We arrived in Nanaimo yesterday (Sunday) and are staying here today as well. We’re tied up at Port of Nanaimo, our choice of a place to tie up where Jim can do some work on our engine. We started out across Georgia Strait in the late morning yesterday, thinking we would take advantage of a brief weather window. But after a half hour or so, we noticed that our engine was running a little hot. We decided it would be better to get to a dock and check things out before we made a 15-mile crossing of a large body of water.
First, a brief announcement: The APRS location finder we mentioned in our last post is not working! Turns out, Jim has more work to do. If you clicked the link we provided to check on our position, you saw it showed us in Anacortes until yesterday. Now it shows us in Nanaimo. Jim can manually set our position to whatever he chooses, so he changed it to Nanaimo yesterday. But, the system is supposed to show where we are and provide a track of where we’ve been for the past 7 days. Hopefully, Jim will get a chance to figure it out. Meanwhile it isn’t very accurate, and if Jim gets it working, we’ll post an announcement.
We left Anacortes mid-morning on Saturday, the 15th, in favorable weather conditions: sun, warm temps, and light wind. The current was with us as we cruised out Guemes Channel, and it continued to push us across Rosario Strait and along Harney Channel as we made our way through the San Juan Islands.
When we reached the west side of Orcas Island, we saw what looked like relatively calm water across Boundary Pass toward Canada. So we decided to continue on to Canada and not stop in the San Juan Islands. We headed for Montague Harbour, on Galiano Island, in the heart of the Canadian Gulf Islands.
At Montague, we’re able to clear Canadian Customs using our NEXUS passes. Boundary Pass WAS very calm, and the passage through Plumper Sound was good too. It was calm and warm (almost hot!) when we reached Montague, and we cleared Customs with no incident. We decided to stay at Montague for the night and had no problem finding a place to anchor.
The clouds came in later that evening, so we didn’t get the usual spectacular sunset that we often see in Montague. But it was glassy calm and a good night to barbecue the Copper River Sockeye Salmon filets we brought with us from Anacortes. We enjoyed a yummy dinner and a quiet and peaceful evening and night.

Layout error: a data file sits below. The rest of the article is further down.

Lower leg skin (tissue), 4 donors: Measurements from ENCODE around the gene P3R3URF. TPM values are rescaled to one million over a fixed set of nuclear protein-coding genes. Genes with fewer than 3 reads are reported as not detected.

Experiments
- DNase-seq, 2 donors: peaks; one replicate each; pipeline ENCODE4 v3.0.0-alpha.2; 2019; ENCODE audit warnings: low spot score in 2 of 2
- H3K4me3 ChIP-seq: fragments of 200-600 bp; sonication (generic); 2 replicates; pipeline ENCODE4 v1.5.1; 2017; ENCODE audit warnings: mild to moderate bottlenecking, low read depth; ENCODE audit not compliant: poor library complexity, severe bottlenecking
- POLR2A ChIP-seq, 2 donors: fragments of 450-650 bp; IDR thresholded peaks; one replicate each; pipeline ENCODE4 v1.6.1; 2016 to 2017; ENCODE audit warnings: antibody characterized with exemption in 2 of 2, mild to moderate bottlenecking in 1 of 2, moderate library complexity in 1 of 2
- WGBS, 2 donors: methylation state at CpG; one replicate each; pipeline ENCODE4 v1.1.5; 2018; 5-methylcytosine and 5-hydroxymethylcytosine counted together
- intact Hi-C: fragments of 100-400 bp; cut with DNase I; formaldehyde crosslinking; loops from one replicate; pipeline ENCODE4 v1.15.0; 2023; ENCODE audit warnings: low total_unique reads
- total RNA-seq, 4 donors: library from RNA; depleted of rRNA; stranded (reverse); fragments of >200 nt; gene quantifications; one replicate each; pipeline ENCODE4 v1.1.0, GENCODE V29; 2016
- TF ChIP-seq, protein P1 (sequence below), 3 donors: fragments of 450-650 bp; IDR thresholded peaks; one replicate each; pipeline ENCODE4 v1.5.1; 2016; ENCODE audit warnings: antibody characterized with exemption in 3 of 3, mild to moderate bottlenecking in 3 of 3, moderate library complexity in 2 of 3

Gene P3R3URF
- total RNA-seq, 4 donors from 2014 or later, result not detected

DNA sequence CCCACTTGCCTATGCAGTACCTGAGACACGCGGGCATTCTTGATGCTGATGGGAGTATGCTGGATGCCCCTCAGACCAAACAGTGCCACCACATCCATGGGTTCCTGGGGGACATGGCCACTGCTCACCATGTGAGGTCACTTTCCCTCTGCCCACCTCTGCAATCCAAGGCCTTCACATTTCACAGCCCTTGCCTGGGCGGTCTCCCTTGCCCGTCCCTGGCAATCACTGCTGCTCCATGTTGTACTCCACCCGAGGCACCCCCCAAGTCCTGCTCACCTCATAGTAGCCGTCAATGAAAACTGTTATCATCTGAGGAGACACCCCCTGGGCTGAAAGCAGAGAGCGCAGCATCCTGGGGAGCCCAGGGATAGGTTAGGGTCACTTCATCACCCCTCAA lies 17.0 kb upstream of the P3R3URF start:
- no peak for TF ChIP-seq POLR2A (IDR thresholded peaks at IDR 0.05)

It was still calm with filtered sun on Sunday morning, and we left early (0715) to catch the Dodd Narrows slack at 1034. We had the current with us as we headed north through Trincomali Channel, and we arrived at Dodd on time for the slack, a 3-hour trip from Montague, at an average speed of 7+ knots.
We encountered two very large log booms being towed by tugs as we left Dodd Narrows, so we had to work our way around them as we continued on toward Nanaimo. There were 1-2 foot swells being pushed at us from a 10 knot SE wind, but it wasn’t uncomfortable as we had a good angle on the waves. The weather forecast for Georgia Strait called for SE winds of 10-15 this morning, diminishing around noon, and then increasing to 15-20 later in the afternoon. Since it was around 1100, we decided it might be a good opportunity to cross the Strait during the forecast diminished wind. Also, since it was Sunday, Area Whiskey Golf was not active. So we headed out toward Welcome Pass.
Scroll down to read About Area Whiskey Golf.
The conditions weren’t too bad and, after a half hour or so, it looked like we could continue across. However, when we increased our speed for the crossing, we noticed the engine was running a little too hot, and we bagged the idea and turned back to Nanaimo where we could tie up to a dock and be near services.
Jim is working on checking out the engine. He cleaned the raw water strainer and put a new impeller in the raw water pump. While changing the zinc in the cooling system, he noticed that the heat exchanger (functions like the radiator in a car) has a fair amount of crud in it, like salt buildup, which is probably restricting the flow of cooling water. So, now he’s working on flushing it out to see if he can get it clean enough for us to go on. It’s looking like we may be here a little longer than we expected!
The nightly moorage rates at Port of Nanaimo are a little higher this year: $1.25 a foot, plus $4 for power. Plus it’s a very busy waterfront and is often rather noisy. We’ll stay here only as long as we need to. But, it’s a good place to stop, as good marine and grocery stores are in easy walking distance. There are some foods we can’t bring into Canada, so once we clear Customs, we stop to get the things we can’t bring. This includes some fresh fruits and vegetables plus any beer, wine or liquor we want to have along. Nanaimo is a great place to stock up.
About Area Whiskey Golf
Area Whiskey Golf (AWG) is a torpedo test range that is set up in the middle of Georgia Strait. The Canadian Navy uses this area for torpedo practice. When AWG is “active,” boats are not allowed to pass through the testing area (For good reasons! We don’t want to get hit by a torpedo!). Each day, the marine weather broadcast includes an announcement to advise whether the area is “active” or “not active.” The test range is usually inactive on Sundays, and some other days when the Navy is not using it.
The AWG test range is smack-dab in the middle of the shortest course from Nanaimo to the Sunshine Coast on the other side of Georgia Strait, and going around AWG makes the crossing much longer. Sometimes it also makes the passage less comfortable because setting a course to get around AWG may result in a course that is not favorable for the sea conditions. Whenever we can cross the Strait without having to dodge AWG, we are happy campers!